Personal data as currency

Just read this on the NPR site:

No Cash Needed at This Cafe. Students Pay the Tab with Their Personal Data.

A few paragraphs from the article:

Shiru Cafe looks like a regular coffee shop. Inside, machines whir, baristas dispense caffeine and customers hammer away on laptops. But all of the customers are students, and there’s a reason for that. At Shiru Cafe, no college ID means no caffeine…

Sarah Ferris [is] assistant manager at the Shiru Cafe branch in Providence, R.I., located near Brown University.

Ferris will turn away customers if they’re not college students or faculty members. The cafe allows professors to pay, but students have something else the shop wants: their personal information.

Companies can host recruitment sessions inside the cafe. Two Brown students, in a letter to The Brown Daily Herald, called for a boycott of the cafe in December, calling into question the principles of some sponsor companies:

“According to The Herald’s article about the Shiru Cafe, ‘last year, 40 percent of JP Morgan Japan’s new hires were Shiru Cafe patrons.’ This statistic is alarming, given that JP Morgan engaged in deceitful financial practices which likely contributed [to] the 2008 financial crisis and then became the only large financial institution to make a profit during the crisis.”

But if handing over personal data seems invasive, Ferris said the students don’t seem to mind. She doesn’t think she has seen a single customer refuse to give up the data.

It certainly didn’t seem to bother Nina Wolff Landau, a junior at Brown University…

“Maybe I should have been more apprehensive, but everyone has your information at this point anyway,” she said. “To give out my name and email and what I study does not seem so risky to me.”

Here is the full article:


Wow that’s a defining moment of our times.

Yes, I agree. This makes me think of the recent production of The Lorax, which in addition to telling Dr. Seuss’s tale, also marketed Mazdas.

Something is embedded in these goodies, and it’s bad for us.

And what will happen if these students are offered a bonus for supplying the information of friends and family?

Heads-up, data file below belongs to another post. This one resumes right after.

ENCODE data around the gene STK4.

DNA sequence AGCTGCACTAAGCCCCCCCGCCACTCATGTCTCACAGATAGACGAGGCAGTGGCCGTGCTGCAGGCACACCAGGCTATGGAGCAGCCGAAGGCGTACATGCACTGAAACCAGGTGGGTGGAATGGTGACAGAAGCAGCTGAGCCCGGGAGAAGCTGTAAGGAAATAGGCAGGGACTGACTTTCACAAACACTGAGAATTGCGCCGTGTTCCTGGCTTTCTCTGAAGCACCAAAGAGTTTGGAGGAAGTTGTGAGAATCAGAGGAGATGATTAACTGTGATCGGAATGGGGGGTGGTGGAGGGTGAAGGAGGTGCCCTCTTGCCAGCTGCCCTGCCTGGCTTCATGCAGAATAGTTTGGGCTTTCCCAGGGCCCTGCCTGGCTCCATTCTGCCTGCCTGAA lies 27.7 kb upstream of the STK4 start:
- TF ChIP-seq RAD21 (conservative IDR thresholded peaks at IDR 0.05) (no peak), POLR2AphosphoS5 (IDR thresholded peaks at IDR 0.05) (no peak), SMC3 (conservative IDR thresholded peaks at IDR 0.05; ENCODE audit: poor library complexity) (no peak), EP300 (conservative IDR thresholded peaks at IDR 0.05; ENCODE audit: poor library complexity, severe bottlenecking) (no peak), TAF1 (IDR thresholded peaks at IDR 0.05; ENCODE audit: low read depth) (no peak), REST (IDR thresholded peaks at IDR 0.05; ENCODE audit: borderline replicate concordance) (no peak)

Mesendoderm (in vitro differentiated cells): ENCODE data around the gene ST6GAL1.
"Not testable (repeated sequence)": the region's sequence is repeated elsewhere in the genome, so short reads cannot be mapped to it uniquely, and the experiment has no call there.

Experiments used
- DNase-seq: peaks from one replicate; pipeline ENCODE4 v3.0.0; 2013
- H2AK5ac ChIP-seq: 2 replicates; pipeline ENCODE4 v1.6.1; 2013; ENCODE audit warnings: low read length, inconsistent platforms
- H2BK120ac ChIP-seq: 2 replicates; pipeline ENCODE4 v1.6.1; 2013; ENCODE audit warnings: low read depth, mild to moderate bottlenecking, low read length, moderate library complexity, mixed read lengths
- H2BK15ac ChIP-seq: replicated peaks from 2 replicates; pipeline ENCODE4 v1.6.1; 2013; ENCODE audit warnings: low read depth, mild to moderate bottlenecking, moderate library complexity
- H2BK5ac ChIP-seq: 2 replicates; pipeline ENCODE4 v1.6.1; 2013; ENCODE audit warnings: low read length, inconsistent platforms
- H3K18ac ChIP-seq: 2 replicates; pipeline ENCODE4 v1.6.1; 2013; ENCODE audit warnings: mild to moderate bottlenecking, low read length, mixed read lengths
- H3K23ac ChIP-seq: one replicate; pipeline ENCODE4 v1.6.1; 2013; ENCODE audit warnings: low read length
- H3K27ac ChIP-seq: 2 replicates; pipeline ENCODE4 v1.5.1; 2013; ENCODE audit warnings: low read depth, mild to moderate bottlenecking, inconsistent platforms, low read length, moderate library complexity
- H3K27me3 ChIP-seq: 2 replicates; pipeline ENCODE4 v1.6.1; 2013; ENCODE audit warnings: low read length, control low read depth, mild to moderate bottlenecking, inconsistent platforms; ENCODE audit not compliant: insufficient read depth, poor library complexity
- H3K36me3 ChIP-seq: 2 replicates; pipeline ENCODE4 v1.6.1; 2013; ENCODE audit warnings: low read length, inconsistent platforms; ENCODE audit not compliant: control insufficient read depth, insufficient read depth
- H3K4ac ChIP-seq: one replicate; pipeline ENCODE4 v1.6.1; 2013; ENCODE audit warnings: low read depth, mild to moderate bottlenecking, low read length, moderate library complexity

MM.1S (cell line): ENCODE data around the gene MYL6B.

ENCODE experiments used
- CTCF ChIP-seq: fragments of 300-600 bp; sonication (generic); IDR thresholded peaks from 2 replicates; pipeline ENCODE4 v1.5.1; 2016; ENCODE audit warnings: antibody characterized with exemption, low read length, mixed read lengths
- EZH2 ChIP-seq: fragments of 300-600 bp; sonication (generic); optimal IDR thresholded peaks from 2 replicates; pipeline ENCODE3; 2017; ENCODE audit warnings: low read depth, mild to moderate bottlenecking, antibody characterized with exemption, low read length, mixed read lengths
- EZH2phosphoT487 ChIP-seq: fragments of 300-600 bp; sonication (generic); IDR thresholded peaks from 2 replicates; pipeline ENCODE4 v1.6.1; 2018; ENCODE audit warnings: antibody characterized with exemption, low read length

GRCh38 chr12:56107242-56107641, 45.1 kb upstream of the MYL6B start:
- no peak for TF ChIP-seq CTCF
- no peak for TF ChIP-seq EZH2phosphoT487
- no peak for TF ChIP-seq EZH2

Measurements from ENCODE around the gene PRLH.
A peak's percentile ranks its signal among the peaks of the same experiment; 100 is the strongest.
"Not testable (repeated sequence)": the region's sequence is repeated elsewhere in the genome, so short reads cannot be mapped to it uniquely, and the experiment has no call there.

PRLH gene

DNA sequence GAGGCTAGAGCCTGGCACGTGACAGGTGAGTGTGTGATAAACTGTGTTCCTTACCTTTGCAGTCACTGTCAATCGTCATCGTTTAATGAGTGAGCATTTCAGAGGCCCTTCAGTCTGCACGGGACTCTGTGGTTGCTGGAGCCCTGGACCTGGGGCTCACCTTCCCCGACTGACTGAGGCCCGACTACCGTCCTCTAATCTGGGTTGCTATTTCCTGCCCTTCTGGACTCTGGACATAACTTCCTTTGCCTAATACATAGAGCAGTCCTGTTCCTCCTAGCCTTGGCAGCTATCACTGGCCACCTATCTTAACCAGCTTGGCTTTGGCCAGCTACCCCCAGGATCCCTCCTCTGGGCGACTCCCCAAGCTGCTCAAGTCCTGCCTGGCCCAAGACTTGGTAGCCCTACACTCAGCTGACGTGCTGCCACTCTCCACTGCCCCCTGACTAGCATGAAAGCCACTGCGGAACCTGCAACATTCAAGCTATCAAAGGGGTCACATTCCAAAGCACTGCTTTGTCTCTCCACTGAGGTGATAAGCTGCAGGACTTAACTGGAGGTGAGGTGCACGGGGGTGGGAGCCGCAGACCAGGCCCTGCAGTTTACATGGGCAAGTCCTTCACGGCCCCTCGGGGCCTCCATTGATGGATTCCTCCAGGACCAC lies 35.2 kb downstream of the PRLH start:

I came upon the same article yesterday via Hacker News, where it was discussed (120+ comments and background info):

Regarding the forum, there were some previous discussions on the same topic: Making data work for you and Please consider the idea that Facebook, Google, and Amazon owe you a lot of money.

I agree that this is a bad practice. There may be models where being in control of your own personal data, and giving some of it away (on your terms) to gain some benefit, might work. But it gets shady real quick.

Those students boycotted because JP Morgan had shady practices, but even had they not, the fact that their hires included 40% of people visiting that cafe is just plain wrong. This is just one place doing this and already leads to a kind of extortion situation: Only if you visit this and that place and provide this and that personal information, will you be eligible to land a job at reputable company XYZ. That is just terrible!

This article made me see that the data as currency model does not work.

You give away email, phone numbers, majors and interests on first visit to get a free coffee. How about return visits? Do you have to give progressively more private information to continue to be served?

As @patm mentions, how about giving away information on others? Or information about you, that is interwoven with that of others? Do you give that without their consent?

Now we have establishments that have data as their revenue. These have the incentive to maximize data collection, in order to maximize profits. How will they do that? Do the in-store camera’s have facial recognition, is there a microphone under your table? Do they track who you are with, how you behave, analyse your intellect, your emotions?

When visiting that cafe you will be put in a real-life echo chamber. The corporate sponsors have a say in the public they want to visit (in this case only students are allowed entry), in the topics they are interested in and the data they want to obtain.

What if you are visiting with friends, but do not want your information to be collected? From HN:

"It’s unfortunate that this is what privacy advocates are up against: “Maybe I should have been more apprehensive, but everyone has your information at this point anyway,” she said. “To give out my name and email and what I study does not seem so risky to me.”

“Unfortunately this kinda of apathy doesn’t leave much room for those who don’t want to give up their information. There is no alternate model for companies like Facebook or LinkedIn that allows for possibly paying users to maintain some level of privacy.” (by alphabettsy)

Finally, as one HN commenter also states, this is a move towards a Chinese style social credit system, where your place in society is associated with having the desired behavior and showing that in your data profile.

Everyone should boycott these kinds of privacy-invading joints, before data extortion becomes commonplace, widespread, and there is no way back!

One of the most significant things about the Chinese social-credit system is that your score can go down based on your associations. That’s right: your family and friends. If they have low credit scores and you continue to associate with them, it can affect you.


What is interesting as far as the expectation that “everybody has your data anyway” (I’ve heard it, too, in different contexts) is that the tech lobby spends a lot of money on creating cultural shifts like that.

The fact that this perception exists (or rather, that careless attitude) is not a coincidence. It is largely a combination of intentional influence and normal human inertia.

Wow though.

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